Human Rights Hall of Fame
About the Hall of Fame
In March 2001, the Montgomery County Office of Human Rights inducted the first 20 honorees into the Human Rights Hall of Fame. Since March 2002, the induction ceremony is held biennially. The inductees are honored for having made great personal sacrifices and contributions to human and civil rights in Montgomery County, either as trailblazers of the past or as current foot soldiers in the struggle.
On Sunday, October 28, 2012, the Montgomery County Office of Human Rights (OHR) will host its seventh biennial Human Rights Hall of Fame Induction Ceremony to honor individuals who have made great personal sacrifices in contributing to human and civil rights in Montgomery County, either as trailblazers of the past or as current light bearers in the struggle. The Human Rights Hall of Fame mission is to recognize visionary leadership, outstanding achievement, and altruism on the road to eliminating discrimination, diminishing the effects of discrimination, and advancing human rights.
The selection criteria for Hall of Fame members, living or deceased, is exemplary leadership, lifetime or current high impact achievements and lasting impact on Montgomery County's human rights movement. Hall of Fame inductees, nominated by the community and recommended by a panel of community judges, may not include any current staff member of the Montgomery County Office of Human Rights.
To nominate an individual for the Hall of Fame:
- Nomination Form and Print and Mail to the address below.
- Include a narrative (250-300 words) containing a concise overview supporting the nomination.
- Provide supplemental information that will further demonstrate the contribution of the individual. If information is not in electronic form (letters of recommendation, newspaper articles, etc.) it can be mailed separately to:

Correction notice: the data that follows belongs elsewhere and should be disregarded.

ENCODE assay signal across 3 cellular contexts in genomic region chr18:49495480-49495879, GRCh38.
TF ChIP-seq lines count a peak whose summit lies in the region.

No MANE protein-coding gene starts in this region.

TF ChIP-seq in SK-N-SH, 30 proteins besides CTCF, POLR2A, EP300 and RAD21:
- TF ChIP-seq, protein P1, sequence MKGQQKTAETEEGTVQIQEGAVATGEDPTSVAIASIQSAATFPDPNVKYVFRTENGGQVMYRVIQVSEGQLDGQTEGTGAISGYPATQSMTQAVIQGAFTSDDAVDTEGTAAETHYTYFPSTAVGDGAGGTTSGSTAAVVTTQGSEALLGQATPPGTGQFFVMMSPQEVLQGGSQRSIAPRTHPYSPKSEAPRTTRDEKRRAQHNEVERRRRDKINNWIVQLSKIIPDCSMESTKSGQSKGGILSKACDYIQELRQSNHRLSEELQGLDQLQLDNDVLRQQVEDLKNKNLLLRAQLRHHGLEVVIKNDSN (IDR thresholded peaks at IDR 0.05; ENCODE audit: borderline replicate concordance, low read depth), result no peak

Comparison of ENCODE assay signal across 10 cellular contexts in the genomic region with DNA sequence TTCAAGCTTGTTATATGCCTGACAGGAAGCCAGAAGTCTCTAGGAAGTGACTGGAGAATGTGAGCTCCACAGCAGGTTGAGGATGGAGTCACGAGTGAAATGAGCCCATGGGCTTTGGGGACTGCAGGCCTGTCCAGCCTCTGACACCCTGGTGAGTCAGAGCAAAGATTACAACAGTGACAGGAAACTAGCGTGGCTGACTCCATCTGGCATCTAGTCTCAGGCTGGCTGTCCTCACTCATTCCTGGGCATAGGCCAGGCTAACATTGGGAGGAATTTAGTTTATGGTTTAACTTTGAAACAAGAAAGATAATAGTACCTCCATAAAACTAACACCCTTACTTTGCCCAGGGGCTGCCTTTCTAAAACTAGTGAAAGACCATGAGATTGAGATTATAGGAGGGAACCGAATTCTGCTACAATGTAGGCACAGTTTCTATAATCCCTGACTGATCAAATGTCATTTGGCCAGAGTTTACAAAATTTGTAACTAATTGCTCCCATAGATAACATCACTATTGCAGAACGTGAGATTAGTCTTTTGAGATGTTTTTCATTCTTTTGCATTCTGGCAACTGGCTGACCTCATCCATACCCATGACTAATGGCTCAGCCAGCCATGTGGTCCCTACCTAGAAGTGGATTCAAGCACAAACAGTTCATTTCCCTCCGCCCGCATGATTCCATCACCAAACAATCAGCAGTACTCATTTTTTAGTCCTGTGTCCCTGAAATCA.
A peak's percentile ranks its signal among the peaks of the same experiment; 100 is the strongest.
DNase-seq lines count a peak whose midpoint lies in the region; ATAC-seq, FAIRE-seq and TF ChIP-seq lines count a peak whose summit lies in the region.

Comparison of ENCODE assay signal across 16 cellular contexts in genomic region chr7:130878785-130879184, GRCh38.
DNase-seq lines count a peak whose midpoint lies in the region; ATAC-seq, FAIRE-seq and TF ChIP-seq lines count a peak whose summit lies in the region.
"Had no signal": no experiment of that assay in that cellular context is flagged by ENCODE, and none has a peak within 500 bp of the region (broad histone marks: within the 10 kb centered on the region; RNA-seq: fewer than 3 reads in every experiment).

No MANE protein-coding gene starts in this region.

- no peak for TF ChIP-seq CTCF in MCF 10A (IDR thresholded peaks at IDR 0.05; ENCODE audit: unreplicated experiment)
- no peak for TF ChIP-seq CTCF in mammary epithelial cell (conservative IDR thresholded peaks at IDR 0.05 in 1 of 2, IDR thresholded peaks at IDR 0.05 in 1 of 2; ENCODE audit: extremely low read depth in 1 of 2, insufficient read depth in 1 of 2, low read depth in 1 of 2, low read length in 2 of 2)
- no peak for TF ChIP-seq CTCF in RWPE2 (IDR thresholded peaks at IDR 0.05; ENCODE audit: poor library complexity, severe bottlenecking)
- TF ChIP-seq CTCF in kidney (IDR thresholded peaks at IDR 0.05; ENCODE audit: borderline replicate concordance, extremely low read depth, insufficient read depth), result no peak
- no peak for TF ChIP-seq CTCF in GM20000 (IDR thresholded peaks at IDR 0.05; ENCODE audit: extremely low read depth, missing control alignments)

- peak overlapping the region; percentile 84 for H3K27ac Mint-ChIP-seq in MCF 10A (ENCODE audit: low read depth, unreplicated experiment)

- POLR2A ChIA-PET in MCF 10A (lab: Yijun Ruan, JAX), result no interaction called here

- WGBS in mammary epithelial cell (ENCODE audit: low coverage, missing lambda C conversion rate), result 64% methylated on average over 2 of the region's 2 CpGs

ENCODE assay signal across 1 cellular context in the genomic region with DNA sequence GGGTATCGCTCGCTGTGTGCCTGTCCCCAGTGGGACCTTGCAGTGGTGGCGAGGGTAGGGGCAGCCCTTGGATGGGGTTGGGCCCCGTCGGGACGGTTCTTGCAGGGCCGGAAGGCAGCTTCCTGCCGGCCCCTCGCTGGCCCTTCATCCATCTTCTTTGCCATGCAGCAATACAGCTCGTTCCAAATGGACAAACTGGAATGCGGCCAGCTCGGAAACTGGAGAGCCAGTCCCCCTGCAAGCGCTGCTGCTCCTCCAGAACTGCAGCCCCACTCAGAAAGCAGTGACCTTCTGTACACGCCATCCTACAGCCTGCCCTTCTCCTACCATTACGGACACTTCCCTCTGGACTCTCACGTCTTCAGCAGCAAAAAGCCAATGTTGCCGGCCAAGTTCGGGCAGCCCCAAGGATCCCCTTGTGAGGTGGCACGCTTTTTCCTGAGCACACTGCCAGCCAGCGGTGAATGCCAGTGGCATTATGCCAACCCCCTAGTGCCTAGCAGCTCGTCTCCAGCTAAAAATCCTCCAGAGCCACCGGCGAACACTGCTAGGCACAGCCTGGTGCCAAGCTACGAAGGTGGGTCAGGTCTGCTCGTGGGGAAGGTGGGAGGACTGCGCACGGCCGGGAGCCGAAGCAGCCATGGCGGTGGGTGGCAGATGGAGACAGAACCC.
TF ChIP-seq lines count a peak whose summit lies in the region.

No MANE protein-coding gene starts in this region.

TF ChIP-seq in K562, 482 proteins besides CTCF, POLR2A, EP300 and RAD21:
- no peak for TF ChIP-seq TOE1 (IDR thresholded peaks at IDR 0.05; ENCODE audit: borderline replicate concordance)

The Montgomery County Office of Human Rights
21 Maryland Avenue, Suite 330
Rockville, Maryland 20850
* Completed nomination forms must be postmarked by
Inductee and Nominee Info
- 2001 Inductees
- 2001 Nominees
- 2002 Inductees
- 2002 Nominees
- 2004 Inductees
- 2004 Nominees
- 2006 Inductees
- 2008 Inductees
See 2010 Human Rights Hall of Fame Inductees Below:
Esther Ridpath Delaplaine
A lifelong champion of human rights, at Swarthmore College Esther R. Delaplaine supported a campaign that persuaded its Board of Mangers to abandon their “White Only” admission policy. After settling in a Montgomery County neighborhood near Glen Echo Amusement Park, she joined parents who protested the park’s “White Only” directive, denying their own children access to the park, Mrs. Delaplaine and her children picketed. She also coordinated participation to ensure enough picketers and arranged food and drink to sustain them as they endured heckling by Brown Shirted Nazis and other segregationists for three months. Esther Delaplaine helped press for adoption of a Public Accommodations Law to eliminate segregation at places serving the public. In 1962 the Montgomery County Council passed the legislation and provided for a Human Relations Commission to enforce the law.
Warren Fleming is a community activist long dedicated to improving the lives of all people, especially in the often underserved up-county areas. Aware of many up-county residents unable to help themselves either due to a lack if awareness of their rights or because of long-held fears of speaking up, he formed the Damascus Connection Committee. This community-based organization provides assistance to the disenfranchised, the elderly, disabled, home bound and those without finances or knowledge of resources to help themselves or solve problems. Whatever the background of a community members asking for help, he has done his best to resolve issues, including housing, health care, recreation, senior care and training. Mr. Fleming exemplifies someone who walks the walk of Human Rights.